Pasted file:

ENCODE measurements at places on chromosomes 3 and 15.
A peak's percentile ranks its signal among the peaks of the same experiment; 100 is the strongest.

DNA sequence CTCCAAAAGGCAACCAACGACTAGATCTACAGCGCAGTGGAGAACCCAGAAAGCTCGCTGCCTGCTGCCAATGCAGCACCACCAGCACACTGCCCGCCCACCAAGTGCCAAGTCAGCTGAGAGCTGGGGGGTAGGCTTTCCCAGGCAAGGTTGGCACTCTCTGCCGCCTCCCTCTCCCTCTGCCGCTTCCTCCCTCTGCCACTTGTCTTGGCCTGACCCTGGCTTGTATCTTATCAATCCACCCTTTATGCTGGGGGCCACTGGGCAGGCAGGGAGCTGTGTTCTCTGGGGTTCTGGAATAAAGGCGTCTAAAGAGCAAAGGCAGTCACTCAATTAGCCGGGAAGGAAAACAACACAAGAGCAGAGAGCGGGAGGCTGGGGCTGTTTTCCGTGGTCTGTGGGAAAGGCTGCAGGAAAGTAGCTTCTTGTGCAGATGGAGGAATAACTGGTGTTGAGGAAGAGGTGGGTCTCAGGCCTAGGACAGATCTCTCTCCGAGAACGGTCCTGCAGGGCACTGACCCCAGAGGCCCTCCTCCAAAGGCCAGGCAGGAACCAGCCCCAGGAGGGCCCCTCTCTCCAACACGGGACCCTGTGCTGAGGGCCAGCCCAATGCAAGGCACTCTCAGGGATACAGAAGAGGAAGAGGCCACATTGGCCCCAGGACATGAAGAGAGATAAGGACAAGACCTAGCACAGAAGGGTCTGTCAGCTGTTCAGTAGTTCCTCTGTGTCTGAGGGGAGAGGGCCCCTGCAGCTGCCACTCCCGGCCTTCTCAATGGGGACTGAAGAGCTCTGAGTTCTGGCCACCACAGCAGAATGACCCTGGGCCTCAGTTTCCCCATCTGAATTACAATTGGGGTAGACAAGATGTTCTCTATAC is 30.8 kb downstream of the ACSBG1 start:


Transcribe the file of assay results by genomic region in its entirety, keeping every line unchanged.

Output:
ENCODE measurements at places on chromosomes 3 and 15.
A peak's percentile ranks its signal among the peaks of the same experiment; 100 is the strongest.

DNA sequence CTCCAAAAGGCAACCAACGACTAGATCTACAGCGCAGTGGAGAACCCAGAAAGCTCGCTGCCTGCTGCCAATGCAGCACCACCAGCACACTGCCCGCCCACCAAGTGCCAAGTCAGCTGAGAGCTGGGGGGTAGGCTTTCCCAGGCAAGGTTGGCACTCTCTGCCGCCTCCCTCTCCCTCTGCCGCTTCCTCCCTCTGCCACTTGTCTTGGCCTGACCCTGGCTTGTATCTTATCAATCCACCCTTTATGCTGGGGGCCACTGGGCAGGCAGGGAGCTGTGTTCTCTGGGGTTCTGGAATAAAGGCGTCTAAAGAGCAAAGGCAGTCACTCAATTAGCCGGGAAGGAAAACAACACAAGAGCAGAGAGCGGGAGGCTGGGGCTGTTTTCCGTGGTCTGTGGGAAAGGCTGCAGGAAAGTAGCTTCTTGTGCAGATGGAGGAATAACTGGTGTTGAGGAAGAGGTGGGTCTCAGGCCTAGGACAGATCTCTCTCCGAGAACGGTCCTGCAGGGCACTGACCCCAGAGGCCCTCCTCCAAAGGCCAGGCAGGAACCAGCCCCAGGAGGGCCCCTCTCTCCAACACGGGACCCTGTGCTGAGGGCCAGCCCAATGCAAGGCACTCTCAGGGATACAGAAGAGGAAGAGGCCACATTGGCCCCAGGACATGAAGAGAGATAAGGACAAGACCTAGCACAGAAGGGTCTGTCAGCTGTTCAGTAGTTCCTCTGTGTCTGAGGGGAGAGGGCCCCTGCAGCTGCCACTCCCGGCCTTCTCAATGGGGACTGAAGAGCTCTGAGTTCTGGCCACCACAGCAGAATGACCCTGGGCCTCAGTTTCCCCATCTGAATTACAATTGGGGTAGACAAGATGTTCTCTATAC is 30.8 kb downstream of the ACSBG1 start: